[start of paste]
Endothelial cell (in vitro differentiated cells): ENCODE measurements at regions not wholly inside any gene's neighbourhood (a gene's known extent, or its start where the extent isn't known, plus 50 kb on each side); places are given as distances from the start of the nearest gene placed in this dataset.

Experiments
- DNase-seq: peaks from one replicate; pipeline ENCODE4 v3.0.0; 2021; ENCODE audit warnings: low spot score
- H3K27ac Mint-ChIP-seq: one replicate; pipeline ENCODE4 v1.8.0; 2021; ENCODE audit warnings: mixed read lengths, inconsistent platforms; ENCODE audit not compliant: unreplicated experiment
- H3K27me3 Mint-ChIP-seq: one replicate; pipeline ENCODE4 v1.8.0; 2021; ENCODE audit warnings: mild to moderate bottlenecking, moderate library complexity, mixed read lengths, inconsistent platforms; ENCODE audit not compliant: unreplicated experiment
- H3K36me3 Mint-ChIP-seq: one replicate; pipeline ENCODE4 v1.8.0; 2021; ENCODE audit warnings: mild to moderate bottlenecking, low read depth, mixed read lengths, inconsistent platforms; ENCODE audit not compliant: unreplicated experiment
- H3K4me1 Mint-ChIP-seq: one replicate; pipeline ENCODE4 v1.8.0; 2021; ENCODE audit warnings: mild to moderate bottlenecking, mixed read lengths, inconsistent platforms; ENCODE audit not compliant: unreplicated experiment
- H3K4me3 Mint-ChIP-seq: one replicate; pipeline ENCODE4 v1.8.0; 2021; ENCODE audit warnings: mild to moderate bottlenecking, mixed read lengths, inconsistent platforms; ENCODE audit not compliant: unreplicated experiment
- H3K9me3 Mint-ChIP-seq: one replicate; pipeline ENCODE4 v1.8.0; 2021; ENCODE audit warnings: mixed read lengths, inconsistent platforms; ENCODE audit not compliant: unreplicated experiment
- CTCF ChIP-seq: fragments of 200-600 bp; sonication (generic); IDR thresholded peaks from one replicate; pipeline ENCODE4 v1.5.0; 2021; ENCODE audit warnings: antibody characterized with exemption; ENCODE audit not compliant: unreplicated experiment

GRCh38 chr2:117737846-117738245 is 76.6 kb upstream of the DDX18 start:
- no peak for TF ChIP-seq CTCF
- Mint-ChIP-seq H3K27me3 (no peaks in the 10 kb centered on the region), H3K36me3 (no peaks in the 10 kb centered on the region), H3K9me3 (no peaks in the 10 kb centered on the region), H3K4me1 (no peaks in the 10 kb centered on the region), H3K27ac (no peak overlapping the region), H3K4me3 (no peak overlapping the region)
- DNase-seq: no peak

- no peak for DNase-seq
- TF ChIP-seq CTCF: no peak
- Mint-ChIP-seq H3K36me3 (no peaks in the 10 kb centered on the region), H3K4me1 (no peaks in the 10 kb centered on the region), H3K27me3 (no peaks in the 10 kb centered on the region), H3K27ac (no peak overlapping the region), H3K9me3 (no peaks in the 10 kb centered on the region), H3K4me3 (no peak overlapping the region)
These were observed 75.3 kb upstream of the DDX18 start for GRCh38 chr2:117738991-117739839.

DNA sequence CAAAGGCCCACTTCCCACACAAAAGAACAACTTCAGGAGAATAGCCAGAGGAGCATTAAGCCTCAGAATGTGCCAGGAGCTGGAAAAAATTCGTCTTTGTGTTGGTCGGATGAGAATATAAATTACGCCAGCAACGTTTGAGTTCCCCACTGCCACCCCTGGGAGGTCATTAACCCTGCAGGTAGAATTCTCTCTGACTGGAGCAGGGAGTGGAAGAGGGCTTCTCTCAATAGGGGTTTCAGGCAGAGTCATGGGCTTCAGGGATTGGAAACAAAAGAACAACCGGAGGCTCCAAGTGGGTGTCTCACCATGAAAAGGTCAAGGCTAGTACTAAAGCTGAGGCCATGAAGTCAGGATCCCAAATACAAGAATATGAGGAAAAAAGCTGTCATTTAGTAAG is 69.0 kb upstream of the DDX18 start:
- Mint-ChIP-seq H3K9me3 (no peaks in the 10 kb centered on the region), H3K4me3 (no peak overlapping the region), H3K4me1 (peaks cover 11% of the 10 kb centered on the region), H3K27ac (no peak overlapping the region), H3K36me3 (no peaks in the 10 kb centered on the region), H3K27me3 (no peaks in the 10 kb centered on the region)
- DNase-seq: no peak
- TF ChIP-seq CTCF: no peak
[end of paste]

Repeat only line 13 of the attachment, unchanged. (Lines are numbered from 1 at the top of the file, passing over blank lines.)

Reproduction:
- Mint-ChIP-seq H3K27me3 (no peaks in the 10 kb centered on the region), H3K36me3 (no peaks in the 10 kb centered on the region), H3K9me3 (no peaks in the 10 kb centered on the region), H3K4me1 (no peaks in the 10 kb centered on the region), H3K27ac (no peak overlapping the region), H3K4me3 (no peak overlapping the region)